What is chlorophyll?
We have all heard of chlorophyll before… but what is it and why is it in all the health food stores claiming to have all these health benefits? Chlorophyll is the pigment that gives plants their green color. It is required for photosynthesis, as it captures sunlight and, in combination with carbon dioxide, creates oxygen and energy in the form of sugars.
You could think of chlorophyll as “plant blood,” since structurally it is similar to hemoglobin, the protein found in our red blood cells. The only difference between these two molecules is that chlorophyll’s central atom is magnesium, while hemoglobin’s central atom is iron. (1)
If you’ve ever eaten a plant with a green hue, you’ve already eaten chlorophyll before! Foods rich in chlorophyll include spinach, collard greens, mustard greens, chlorella, spirulina, alfalfa, parsley, and broccoli. Basically, the greener the vegetable is the higher the chlorophyll content.
Chlorophyll contains antioxidants vitamin C, E, and A; vitamin K; minerals such as magnesium, iron, potassium, and calcium; as well as essential fatty acids.
Although many plants contain abundant amounts of chlorophyll, when taken in supplement form, you can receive much more potent effects.
Top 5 Health Benefits Of Chlorophyll
Prevent cancer and cellular damage
Chlorophyll has been found to have antioxidant effects, meaning it can protect the body from free radical damage. (2)
Free radicals are tiny molecules that come from both our environment and can be produced innately within our bodies. Free radicals “bounce” around causing damage inside our systems. Over time, the damage from free-radicals can lead to end-stage diseases such as cancer. Antioxidants, on the other hand, are able to neutralize free radicals, preventing the damage they cause and helping to prevent many diseases including cancers.
Because of the antioxidant effects, chlorophyll has the potential to help prevent (and possibly manage) different types of cancer. For instance, one study looking at human colon cancer cells found that chlorophyll can inhibit DNA damaging agents, therefore having the potential to be used to treat this cancer, either alone or alongside other cancer treatments (3). One animal study looking at pancreatic cancer cell growth found that supplementing with chlorophyll resulted in a significant reduction in tumour size (4). Another animal study found that chlorophyll has the potential to reduce the incidence of liver and stomach tumours (5).
Also, chlorophyll is very alkalizing to the body, which makes for a unfavourable environment for cancer cells to flourish as they much prefer more acidic environments.
Chlorophyll has been used in ointments since the 1940s to accelerate wound healing (1). A review looking at different ointments for wound healing found that those that contained chlorophyll were more effective than other treatments, however more research is needed to confirm these findings and to understand the exact mechanisms of action. (6)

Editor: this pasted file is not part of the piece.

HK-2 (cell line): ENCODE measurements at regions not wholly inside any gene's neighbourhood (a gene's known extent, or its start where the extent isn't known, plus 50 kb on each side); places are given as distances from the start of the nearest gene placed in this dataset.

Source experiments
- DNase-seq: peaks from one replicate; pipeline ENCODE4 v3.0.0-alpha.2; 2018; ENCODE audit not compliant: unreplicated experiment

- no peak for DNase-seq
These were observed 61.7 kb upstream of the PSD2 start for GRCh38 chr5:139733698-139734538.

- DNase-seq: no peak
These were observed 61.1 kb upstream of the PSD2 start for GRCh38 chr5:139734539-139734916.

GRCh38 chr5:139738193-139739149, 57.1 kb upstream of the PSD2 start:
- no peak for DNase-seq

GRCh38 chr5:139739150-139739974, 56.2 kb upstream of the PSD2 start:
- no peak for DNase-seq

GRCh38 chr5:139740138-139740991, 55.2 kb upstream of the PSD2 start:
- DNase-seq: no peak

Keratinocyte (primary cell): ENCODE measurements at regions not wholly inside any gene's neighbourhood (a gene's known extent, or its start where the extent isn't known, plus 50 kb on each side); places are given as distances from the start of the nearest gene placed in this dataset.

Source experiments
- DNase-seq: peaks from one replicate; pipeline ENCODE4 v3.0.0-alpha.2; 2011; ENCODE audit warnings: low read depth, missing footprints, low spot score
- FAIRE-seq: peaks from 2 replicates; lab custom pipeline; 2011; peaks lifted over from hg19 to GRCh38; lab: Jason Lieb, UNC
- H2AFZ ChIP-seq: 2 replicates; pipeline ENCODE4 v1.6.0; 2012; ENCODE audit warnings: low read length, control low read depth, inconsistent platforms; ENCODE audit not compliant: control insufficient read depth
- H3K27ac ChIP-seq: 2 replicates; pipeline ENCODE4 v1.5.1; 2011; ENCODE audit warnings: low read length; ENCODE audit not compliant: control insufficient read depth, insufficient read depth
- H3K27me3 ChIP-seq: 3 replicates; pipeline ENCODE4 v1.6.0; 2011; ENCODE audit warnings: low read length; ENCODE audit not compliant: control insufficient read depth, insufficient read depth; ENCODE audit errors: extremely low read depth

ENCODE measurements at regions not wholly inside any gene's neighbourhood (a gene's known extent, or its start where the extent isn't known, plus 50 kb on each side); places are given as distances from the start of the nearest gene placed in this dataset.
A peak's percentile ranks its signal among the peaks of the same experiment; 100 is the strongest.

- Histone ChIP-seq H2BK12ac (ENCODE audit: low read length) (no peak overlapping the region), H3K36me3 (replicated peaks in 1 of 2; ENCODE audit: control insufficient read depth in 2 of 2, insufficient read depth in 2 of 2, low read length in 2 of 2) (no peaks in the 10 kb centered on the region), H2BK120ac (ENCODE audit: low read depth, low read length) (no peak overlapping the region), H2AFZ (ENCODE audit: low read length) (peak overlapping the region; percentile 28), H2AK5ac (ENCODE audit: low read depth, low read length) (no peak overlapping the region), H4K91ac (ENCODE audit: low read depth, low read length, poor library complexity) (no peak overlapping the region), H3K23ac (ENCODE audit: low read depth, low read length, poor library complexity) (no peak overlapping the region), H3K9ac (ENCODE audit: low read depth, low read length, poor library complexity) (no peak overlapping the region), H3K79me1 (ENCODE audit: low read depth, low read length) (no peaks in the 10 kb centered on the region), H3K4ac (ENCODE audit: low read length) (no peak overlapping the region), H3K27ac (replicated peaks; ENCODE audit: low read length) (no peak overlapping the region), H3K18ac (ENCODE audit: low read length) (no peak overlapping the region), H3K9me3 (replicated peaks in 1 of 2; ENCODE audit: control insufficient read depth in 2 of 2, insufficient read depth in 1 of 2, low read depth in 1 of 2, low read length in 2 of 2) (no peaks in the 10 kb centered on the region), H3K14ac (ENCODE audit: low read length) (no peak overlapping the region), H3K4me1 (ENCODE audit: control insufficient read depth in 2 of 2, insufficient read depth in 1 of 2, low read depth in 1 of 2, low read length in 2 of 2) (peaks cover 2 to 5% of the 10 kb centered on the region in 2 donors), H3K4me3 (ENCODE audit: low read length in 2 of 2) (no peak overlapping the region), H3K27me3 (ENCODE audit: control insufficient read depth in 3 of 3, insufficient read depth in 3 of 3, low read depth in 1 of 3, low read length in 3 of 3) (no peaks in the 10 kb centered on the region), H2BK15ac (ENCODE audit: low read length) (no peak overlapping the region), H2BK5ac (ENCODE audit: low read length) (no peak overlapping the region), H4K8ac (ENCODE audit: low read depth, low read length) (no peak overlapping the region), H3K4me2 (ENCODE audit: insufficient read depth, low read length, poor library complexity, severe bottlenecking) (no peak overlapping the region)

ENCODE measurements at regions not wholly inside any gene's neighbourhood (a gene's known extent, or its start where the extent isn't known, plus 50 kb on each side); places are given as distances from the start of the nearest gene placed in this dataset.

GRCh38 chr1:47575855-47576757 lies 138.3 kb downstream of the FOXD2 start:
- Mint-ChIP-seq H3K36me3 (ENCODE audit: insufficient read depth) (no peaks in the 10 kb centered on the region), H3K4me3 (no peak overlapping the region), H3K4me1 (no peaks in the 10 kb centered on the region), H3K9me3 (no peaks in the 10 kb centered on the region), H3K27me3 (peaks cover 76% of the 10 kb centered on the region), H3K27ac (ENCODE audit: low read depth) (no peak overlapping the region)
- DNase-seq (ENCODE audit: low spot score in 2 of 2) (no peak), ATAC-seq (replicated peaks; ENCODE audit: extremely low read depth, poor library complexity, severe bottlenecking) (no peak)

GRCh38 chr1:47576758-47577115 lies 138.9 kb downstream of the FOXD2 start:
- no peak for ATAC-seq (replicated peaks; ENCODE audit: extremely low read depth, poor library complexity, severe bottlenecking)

One active component in chlorophyll, called chlorophyllin, has been shown to have powerful anti-inflammatory effects. One study showed that chlorophyllin inhibited intestinal inflammation (9) Some of the anti-inflammatory effects of chlorophyll are likely part of the reason it is effective at speeding wound healing!
Improve blood quality
Chlorophyll may support the cleansing and building of red blood cells in the body. Studies show that this might be helpful to address hemoglobin deficiency disorders such as thalassemia. One study looking at people with thalassemia found that use of wheatgrass, which is very high in chlorophyll, reduced the number of blood transfusions they required. (7)
The consumption of chlorophyll has been known to have a deodorizing effect. It was used in the 1940s and 1950s to control fecal odour for those with colostomies and ileostomies when taken orally (1). Although more research is needed, a recent study looked at the use of chlorophyll with people with trimethylaminuria, a metabolic disorder that produces a fishy odour. They found that chlorophyll use significantly decreased the foul odour, potentially increasing their overall quality of life. (8)
Chlorophyll is also known to bind to toxins, helping to carry them out of the body, which may be responsible for some of its deodorizing effect. Chlorophyll is becoming a more popular ingredient in natural toothpastes in recent years, though taking it internally appears much more effective.
How To Use Chlorophyll
Chlorophyll can be found at health food stores as a supplement, usually in the form of tablets or liquid. If using the liquid form, you can simply add it to water, or if you don’t like the taste, try adding it to a smoothie.
Some fat is needed to metabolize chlorophyll. Specifically, it is thought that even a small amount of healthy fats can help the body process chlorophyll better if you consume it during meals.
You can also experience the benefits of chlorophyll by eating chlorophyll-rich foods. Spinach, parsley, green beans, arugula, and leeks are all quite high in chlorophyll, ranging from 7.7 mg to 23.7 of chlorophyll per serving. So, incorporating salads with a lot of deep green foods, or having steamed broccoli or grilled asparagus as a side are all great choices!
Chlorella, a green algae which we’ve written more about here, also has high levels of chlorophyll and can be taken in powder or tablet form. (1) Even if you or your kids struggle with eating green foods, check out our recipe for a Detox Green Smoothie with Chlorella to help you incorporate it into your diet!
Chlorophyll has been used for decades to support wound healing when used topically, and for deodorizing effects when taken internally. It also has anti-cancer properties, may help reduce inflammation, and can assist in building red blood cells in the body.
How will you incorporate more chlorophyll into your diet?